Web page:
LONDON – For a healthy pregnancy to have the best chance of surviving, the cells lining the uterus must undergo a short-lived burst of inflammatory activity about five days after ovulation, which must come to a halt 48 hours later, researchers have found. The discovery suggested new ways of treating women who suffer recurrent miscarriages.
A pilot randomized controlled trial in which women who previously had several miscarriages were treated with an anti-inflammatory drug or with a placebo several days after ovulation already has shown promising results.
Jan Brosens, professor of obstetrics and gynecology at the University of Warwick, told BioWorld Today: "We have reached the point in our studies of the causes of recurrent miscarriages where we need to use all the data and work toward improving therapies. What is unequivocally clear is that, to be effective, treatment needs to start before a pregnancy begins. We are currently testing various strategies to see what is most effective."
Brosens is working with Siobhan Quenby, of the Biomedical Research Unit in Reproductive Health, which has been established as a joint venture by the University of Warwick Medical School, the University Hospital Coventry and Warwickshire NHS Trust. They are recruiting women who have histories of recurrent miscarriages to clinical trials that will help them evaluate different therapies.
Brosens' team has spent many years studying the differences in gene expression by cells in the uterus between women with normal fertility and those with a range of infertility problems. For the current study, which was published in the Dec. 28, 2012, issue of PLoS ONE, the researchers focused on what happens in cells from the human endometrium (the lining of the womb) during decidualization – the process by which the endometrium gets ready to allow an embryo to implant in its wall.
The paper is titled "Disordered IL-33/ST2 Activation in Decidualizing Stromal Cells Prolongs Uterine Receptivity in Women with Recurrent Pregnancy Loss."
Given the important impact of a pregnancy on a woman, including the risk that she could die as a result, it is not surprising that the cells that will receive the embryo are a bit fussy about whether they will permit the pregnancy to go ahead. "We knew that, normally, there is a window of a couple of days during which the lining of the uterus is receptive and will allow attachment of the embryo," Brosens said. "Once that happens, the embryo is surrounded by the decidual cells, which are like biosensors of the embryo's quality. If the embryo is abnormal, then, most of the time, the decidual cells will not allow it to implant."
In addition, in a previous study, published in Nature Medicine, Brosens' team demonstrated that this kind of biosensing does not occur in women with recurrent miscarriages. The endometrium is both super-receptive but not sufficiently receptive. Abnormal embryos can implant and, following development of the placenta, will result in miscarriage. That observation chimes with the experience of many of Brosens' patients, who become pregnant very easily but also suffer repeated miscarriages.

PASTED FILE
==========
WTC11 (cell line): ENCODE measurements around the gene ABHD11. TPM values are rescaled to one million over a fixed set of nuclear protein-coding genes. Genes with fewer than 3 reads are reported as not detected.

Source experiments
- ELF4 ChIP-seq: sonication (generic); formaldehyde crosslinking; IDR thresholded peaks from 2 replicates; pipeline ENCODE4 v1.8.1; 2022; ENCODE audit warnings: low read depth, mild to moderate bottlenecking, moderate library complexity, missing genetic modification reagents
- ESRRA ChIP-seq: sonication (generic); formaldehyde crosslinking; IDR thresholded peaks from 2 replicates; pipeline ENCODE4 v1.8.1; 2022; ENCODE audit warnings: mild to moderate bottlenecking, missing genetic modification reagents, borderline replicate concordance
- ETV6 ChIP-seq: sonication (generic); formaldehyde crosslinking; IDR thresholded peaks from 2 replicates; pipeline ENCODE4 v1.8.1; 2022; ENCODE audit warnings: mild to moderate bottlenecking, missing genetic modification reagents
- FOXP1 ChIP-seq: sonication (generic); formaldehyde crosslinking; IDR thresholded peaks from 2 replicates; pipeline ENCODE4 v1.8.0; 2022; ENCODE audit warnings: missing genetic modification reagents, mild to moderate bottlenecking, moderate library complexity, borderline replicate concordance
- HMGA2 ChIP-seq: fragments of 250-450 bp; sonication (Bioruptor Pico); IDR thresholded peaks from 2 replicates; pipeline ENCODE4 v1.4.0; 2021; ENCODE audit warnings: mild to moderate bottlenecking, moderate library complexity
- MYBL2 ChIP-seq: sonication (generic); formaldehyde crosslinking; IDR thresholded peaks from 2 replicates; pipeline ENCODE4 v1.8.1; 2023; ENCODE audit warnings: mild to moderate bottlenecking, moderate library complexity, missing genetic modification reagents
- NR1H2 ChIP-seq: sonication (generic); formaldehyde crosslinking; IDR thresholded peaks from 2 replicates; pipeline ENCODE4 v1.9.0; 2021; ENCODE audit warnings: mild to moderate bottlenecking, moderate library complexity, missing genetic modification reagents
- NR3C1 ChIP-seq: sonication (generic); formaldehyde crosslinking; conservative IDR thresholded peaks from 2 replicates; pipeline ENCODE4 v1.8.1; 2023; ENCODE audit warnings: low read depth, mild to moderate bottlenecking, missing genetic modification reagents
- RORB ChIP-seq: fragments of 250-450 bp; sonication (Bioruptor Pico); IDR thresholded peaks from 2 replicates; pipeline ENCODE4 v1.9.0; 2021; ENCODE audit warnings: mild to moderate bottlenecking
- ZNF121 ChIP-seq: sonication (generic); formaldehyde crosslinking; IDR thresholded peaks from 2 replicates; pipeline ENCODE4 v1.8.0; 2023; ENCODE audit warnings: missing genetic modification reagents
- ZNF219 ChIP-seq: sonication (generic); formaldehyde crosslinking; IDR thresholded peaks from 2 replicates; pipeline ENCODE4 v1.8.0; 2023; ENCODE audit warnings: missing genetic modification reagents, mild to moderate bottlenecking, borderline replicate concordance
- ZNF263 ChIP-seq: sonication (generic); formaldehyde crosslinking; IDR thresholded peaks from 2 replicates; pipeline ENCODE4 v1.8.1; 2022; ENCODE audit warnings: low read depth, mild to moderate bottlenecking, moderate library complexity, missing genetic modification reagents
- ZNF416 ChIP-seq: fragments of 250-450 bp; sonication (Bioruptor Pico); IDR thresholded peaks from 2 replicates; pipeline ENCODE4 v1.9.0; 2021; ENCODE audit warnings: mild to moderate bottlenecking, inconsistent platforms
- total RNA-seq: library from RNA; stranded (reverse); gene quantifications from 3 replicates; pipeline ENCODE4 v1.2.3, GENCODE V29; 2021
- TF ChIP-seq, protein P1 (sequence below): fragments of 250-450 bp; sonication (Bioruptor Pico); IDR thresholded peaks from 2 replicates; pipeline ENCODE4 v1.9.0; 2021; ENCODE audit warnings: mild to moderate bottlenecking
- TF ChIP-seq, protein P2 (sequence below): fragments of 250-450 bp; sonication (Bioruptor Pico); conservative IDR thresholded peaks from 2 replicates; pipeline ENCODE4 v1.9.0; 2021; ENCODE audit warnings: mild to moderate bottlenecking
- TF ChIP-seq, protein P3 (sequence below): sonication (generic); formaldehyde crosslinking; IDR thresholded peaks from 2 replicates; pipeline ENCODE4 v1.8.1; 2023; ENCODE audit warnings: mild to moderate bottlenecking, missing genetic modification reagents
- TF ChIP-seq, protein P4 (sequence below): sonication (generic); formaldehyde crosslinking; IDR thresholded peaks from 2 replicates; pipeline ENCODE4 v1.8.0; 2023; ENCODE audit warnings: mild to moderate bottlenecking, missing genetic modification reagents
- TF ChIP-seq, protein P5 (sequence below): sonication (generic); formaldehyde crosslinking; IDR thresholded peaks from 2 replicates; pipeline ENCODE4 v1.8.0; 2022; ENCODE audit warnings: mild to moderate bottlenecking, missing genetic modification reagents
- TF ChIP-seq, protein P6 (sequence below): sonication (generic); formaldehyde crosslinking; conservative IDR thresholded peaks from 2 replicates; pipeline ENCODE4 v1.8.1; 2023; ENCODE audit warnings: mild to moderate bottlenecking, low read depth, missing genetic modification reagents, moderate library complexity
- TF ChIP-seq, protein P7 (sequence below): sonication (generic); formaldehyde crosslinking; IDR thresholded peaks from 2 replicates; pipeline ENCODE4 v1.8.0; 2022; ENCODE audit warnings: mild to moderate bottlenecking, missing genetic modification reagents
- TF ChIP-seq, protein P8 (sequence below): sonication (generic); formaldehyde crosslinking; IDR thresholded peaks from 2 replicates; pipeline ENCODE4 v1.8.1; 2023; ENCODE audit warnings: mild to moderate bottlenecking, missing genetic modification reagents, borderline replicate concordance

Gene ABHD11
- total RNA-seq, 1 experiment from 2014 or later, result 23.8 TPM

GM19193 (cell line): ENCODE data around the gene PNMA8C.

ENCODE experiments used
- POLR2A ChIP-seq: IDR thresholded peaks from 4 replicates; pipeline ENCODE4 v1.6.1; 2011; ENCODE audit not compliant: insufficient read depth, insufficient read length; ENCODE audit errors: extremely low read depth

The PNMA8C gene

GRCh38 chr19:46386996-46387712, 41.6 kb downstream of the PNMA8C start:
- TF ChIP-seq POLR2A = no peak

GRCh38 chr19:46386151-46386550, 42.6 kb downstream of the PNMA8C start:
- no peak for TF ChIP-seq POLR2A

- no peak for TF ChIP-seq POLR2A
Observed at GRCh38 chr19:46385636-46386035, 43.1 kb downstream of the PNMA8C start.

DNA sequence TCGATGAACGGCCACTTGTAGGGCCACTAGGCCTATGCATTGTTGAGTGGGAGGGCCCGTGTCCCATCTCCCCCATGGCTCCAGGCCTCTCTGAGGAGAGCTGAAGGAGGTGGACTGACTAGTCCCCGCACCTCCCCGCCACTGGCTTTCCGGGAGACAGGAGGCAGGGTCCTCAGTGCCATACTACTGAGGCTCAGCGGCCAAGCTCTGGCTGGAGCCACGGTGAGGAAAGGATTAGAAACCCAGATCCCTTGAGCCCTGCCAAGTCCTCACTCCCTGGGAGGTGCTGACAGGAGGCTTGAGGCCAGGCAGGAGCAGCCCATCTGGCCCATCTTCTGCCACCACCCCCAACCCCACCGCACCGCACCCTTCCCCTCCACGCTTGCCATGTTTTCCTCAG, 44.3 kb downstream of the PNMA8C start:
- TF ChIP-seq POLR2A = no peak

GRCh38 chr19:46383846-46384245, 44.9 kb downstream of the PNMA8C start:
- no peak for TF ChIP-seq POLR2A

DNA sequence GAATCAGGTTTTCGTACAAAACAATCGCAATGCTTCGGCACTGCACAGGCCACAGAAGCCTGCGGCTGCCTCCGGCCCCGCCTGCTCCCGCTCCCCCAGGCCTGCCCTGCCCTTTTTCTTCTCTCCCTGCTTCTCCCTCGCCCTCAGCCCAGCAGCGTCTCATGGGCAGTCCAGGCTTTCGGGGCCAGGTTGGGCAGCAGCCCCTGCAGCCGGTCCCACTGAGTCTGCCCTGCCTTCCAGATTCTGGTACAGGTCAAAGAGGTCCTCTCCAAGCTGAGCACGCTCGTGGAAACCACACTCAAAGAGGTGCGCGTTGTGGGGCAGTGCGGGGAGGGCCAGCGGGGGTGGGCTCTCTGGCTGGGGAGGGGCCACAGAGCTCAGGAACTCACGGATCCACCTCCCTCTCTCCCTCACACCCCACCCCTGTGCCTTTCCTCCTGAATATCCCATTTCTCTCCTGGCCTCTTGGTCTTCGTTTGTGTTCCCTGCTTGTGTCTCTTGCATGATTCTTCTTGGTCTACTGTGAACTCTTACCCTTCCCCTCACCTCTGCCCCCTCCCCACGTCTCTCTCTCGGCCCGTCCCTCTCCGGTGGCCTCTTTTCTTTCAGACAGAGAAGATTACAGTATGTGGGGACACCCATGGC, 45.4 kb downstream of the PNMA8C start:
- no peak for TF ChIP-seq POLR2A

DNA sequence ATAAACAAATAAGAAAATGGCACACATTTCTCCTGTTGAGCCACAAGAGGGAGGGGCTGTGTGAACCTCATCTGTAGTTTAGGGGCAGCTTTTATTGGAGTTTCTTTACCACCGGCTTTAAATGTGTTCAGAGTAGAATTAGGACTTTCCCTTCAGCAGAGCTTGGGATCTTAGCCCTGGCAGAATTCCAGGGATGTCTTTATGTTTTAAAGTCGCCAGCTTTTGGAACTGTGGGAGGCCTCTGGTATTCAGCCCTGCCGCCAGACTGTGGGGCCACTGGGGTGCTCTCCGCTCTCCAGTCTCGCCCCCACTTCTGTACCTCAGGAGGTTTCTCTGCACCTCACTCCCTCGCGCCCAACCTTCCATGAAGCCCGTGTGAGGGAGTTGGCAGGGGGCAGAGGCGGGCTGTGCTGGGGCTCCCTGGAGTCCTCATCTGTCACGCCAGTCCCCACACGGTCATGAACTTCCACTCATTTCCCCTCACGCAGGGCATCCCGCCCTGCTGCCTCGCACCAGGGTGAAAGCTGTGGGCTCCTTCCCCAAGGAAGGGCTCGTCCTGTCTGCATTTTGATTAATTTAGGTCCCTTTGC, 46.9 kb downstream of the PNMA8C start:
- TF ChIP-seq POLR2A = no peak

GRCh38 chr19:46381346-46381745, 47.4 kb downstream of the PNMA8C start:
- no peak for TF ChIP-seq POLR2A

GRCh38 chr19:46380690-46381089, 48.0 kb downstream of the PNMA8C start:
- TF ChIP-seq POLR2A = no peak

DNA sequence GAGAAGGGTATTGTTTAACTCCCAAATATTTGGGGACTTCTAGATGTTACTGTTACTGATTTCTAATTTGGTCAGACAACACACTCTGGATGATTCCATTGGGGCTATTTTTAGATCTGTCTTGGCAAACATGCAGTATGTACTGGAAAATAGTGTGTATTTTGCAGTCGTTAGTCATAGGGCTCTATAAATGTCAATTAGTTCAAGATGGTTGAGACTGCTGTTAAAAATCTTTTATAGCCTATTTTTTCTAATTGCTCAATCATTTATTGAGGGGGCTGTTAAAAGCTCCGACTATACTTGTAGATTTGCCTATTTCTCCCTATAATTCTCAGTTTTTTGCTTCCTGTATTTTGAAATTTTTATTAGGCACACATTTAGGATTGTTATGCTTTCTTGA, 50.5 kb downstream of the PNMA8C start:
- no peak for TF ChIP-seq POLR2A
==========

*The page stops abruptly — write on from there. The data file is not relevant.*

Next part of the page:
In the PLoS ONE paper, Brosens and his colleagues take the research a step further, by showing that when the decidual cells start to prepare to receive the embryo, they mount an inflammatory response which includes production of interleukin-33 (IL-33). Furthermore, the inflammatory response lasts for just two days, and is then shut down.
"We found, however, that in cells from patients with a history of recurrent miscarriage, the expression of IL-33 was much more prolonged and disordered than in cells from patients who had normal fertility," Brosens said.
In further experiments, the team set up laboratory cultures of endometrial cells from patients who had experienced recurrent miscarriages. The scientists then took the culture fluid and flushed it through the uteri of mice, before adding embryos.
"The surprising finding," Brosens said, "was that when we transferred the mouse embryos, we found that we got implantation over a much longer period than normal, and that the vast majority of these embryos failed. Our conclusion is that the lining of the uterus in women with recurrent miscarriage is receptive for far too long, allowing implantation of both good and bad embryos, and that, even if a good embryo does implant, it will do so in an unsupportive environment and will lead to a miscarriage."
The discovery points to some "really interesting" treatment options, Brosens continued. "It should be possible to switch off the inflammatory response at exactly the time when the window for implantation should be closing."
He and Quenby already have completed a pilot study in which women took prednisolone for its anti-inflammatory properties when trying to get pregnant. The timing was very precise: The women took the drug on the seventh day following ovulation (which they detected using a commercial kit) because the implantation period is known to occur between five and seven days after ovulation.
"We are currently writing up the pilot study, but I can say that the pregnancy rate among the women taking part did rise," Brosens said. "It may be the case that prednisolone on its own is not the most effective therapy, so we will continue to investigate different treatment options."